– by Joseph Jammer Medina

Fans of stand-up comedy know that Louis C.K. is kind “The King” at the moment. Every era has its “big” comedian. Carlin had his period; so did Pryor; so did Murphy; and Seinfeld; and Ellen; and even Dane freakin’ Cook. They all became these stand-up comedians that transcended the medium and became hugely influential stars. C.K. is that guy right now, and has been for a few years already. His hit FX series LOUIE has won countless awards, his stand-up specials are events, and he’s used this spotlight to do some truly trailblazing things.

A couple of years ago, when he self-produced his LIVE AT THE BEACON THEATER special, he did something quite radical. Rather than having it air on HBO, or Comedy Central, or Netflix, he very conveniently just threw it up onto his website for the nominal fee of $5. It was cool. I did it. Paid five bucks on Paypal, and then downloaded the MP4 directly to my laptop. It was an unorthodox way of releasing something, and it paid off. Made for only $170,000, the special earned $1 million within a week. C.K. reportedly gave half of that directly back to his crew as a sort of Christmas Bonus and to thank them for their hard work, since many of them also worked tirelessly on LOUIE.

Well, C.K. is at it again. 

Last Saturday, he did something even more radical: He uploaded the first episode of a full-scale TV series without ever letting anyone know it was even coming. Starring himself, Steve Buscemi, Jessica Lange, Edie Falco, and Alan Alda HORACE AND PETE debuted with zero fanfare on his website. WHAAAAAAT??

Here’s C.K. himself, describing what’s up with this multi-camera web series that has all the production value of a major network show:

“Part of the idea behind launching it on the site was to create a show in a new way and to provide it to you directly and immediately, without the usual promotion, banner ads, billboards and clips that tell you what the show feels and looks like before you get to see it for yourself. As a writer, there’s always a weird feeing that as you unfold the story and reveal the characters and the tone, you always know that the audience will never get the benefit of seeing it the way you wrote it because they always know so much before they watch it. And as a TV watcher I’m always delighted when I can see a thing without knowing anything about it because of the promotion.”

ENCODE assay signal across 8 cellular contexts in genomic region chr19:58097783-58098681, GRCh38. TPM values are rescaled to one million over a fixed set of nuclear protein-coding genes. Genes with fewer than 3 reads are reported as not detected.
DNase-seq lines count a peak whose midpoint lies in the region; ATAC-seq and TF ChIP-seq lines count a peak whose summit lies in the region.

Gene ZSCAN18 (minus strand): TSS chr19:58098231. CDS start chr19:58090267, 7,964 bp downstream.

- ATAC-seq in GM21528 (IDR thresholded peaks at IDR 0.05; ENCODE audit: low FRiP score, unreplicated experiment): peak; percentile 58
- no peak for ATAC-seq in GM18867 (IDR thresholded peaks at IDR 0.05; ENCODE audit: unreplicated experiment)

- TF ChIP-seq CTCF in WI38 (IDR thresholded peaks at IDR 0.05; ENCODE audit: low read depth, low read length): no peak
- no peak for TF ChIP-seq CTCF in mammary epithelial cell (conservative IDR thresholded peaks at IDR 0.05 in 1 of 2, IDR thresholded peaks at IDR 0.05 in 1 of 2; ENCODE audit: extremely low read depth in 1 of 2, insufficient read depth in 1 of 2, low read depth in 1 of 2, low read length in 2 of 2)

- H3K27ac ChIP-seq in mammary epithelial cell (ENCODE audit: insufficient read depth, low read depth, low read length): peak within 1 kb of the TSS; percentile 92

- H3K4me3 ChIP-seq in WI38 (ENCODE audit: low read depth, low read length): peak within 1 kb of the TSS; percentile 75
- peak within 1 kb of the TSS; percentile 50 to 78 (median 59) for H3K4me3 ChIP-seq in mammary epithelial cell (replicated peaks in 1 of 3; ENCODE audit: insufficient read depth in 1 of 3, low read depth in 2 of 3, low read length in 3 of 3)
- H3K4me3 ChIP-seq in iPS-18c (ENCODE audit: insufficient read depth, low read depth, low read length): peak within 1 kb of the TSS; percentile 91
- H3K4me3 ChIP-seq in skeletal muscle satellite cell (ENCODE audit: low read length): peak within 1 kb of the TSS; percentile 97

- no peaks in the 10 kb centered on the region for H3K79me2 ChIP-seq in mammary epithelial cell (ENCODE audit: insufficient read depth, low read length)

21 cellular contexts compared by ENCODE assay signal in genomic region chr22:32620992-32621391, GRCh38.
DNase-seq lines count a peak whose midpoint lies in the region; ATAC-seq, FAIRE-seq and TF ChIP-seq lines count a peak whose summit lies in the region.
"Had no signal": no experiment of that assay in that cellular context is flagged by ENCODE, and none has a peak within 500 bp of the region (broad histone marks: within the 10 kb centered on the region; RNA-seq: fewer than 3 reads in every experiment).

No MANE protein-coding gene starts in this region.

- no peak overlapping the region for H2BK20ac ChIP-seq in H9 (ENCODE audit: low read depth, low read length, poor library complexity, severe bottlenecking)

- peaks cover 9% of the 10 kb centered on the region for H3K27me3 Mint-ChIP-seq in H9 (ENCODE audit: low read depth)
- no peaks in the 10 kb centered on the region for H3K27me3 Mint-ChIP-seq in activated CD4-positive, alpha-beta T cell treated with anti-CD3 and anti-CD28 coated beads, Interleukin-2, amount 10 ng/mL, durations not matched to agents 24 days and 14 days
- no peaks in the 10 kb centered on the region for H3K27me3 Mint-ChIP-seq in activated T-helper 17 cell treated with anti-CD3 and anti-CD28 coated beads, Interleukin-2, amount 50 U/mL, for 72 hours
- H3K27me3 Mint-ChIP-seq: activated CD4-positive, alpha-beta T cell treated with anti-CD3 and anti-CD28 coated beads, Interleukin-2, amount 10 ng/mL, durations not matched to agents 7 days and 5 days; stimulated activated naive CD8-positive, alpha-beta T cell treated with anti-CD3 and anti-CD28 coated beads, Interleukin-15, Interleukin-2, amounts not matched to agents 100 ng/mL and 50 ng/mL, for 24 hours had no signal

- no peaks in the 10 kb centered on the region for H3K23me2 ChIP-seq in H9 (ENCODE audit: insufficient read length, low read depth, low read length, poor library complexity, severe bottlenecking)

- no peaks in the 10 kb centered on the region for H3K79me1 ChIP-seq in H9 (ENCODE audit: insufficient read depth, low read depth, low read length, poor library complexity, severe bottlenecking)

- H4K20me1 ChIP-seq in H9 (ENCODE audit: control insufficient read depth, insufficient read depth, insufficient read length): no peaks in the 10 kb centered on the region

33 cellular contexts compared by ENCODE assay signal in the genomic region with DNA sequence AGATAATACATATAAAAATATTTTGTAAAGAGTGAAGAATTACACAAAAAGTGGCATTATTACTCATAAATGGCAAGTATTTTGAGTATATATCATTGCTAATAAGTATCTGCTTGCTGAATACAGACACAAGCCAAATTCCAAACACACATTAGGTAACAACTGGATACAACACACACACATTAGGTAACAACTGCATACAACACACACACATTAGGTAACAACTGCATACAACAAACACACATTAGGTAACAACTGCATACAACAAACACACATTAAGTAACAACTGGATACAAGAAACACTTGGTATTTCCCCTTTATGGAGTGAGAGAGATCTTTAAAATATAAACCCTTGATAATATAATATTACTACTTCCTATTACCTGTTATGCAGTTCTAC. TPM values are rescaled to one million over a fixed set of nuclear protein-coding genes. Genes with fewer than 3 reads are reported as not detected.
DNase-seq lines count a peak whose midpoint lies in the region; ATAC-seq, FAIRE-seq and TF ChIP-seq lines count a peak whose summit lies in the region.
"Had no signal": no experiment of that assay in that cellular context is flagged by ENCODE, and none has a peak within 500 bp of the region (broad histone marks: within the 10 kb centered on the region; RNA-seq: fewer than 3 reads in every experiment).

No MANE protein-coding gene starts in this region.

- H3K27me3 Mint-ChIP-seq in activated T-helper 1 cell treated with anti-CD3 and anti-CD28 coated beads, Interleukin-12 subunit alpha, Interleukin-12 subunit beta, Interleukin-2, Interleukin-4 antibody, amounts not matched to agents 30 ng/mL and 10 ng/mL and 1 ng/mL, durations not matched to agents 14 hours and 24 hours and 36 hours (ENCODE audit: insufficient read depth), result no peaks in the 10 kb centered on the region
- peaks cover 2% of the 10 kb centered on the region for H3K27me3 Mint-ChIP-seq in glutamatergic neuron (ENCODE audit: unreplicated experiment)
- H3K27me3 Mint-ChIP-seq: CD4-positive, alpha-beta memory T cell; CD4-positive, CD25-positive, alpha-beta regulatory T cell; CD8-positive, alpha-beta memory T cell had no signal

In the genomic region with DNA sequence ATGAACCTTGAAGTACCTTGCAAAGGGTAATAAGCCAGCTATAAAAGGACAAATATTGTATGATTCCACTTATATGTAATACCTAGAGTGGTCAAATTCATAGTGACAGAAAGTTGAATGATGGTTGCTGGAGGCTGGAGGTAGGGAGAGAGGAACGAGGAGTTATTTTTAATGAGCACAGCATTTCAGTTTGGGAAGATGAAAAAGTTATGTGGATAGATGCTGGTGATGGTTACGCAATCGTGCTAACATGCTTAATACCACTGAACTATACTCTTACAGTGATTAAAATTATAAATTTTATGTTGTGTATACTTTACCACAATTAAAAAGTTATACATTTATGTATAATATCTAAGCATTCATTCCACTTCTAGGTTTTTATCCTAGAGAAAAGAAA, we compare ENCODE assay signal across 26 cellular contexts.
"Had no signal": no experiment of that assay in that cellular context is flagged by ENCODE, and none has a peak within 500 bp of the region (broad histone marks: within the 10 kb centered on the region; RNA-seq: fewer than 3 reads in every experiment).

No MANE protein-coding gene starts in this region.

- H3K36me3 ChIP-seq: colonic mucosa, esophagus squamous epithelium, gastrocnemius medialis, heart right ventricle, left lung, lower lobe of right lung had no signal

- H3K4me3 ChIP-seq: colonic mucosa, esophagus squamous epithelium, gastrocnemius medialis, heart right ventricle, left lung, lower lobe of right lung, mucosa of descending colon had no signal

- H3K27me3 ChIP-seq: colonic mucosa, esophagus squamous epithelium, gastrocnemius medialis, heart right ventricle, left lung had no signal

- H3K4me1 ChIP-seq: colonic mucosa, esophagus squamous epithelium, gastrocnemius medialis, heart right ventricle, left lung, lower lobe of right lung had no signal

The series centers on C.K.’s Horace running a century-old bar with his brother Pete (Buscemi) after their father dies. His sister is fighting him for ownership of the bar, and his daughter hates him.  Horace’s uncle works at the bar, and his uncle’s ex shows up. Hilarity ensues.

What does the episode cost? Here’s where things get tricky. The price of that first episode $5 alone. The second episode drops down to $2. Then all the subsequent entires will run you $3 a pop. 

“The dirty unmovable fact is that this show is f—ing expensive. Horace and Pete is a full-on TV production with four broadcast cameras, two beautiful sets and a state of the art control room and a very talented and skilled crew and a hall-of-fame cast. Basically this is a hand-made, one guy paid for it version of a thing that is usually made by a giant corporation. I charged five dollars because I need to recoup some of the cost in order for us to stay in production.”

C.K.’s comments all come from his own website, which is also where you can find the series: LouisCK.net

He’s definitely taking a gamble here. While there’s no word yet exactly how many episodes are being planned, the final cost of viewing the entire season will likely be more than most people pay for access to ALL of Netflix or Amazon, or to subscribe to a premium network like HBO. He’s really counting on his loyal fanbase to generate enough positive buzz to get people to buy into this unique release model. 

SOURCE: The Hollywood Reporter

Joseph Jammer Medina is an author, podcaster, and editor-in-chief of LRM. A graduate of Chapman University's Dodge College of Film and Television, Jammer's always had a craving for stories. From movies, television, and web content to books, anime, and manga, he's always been something of a story junkie.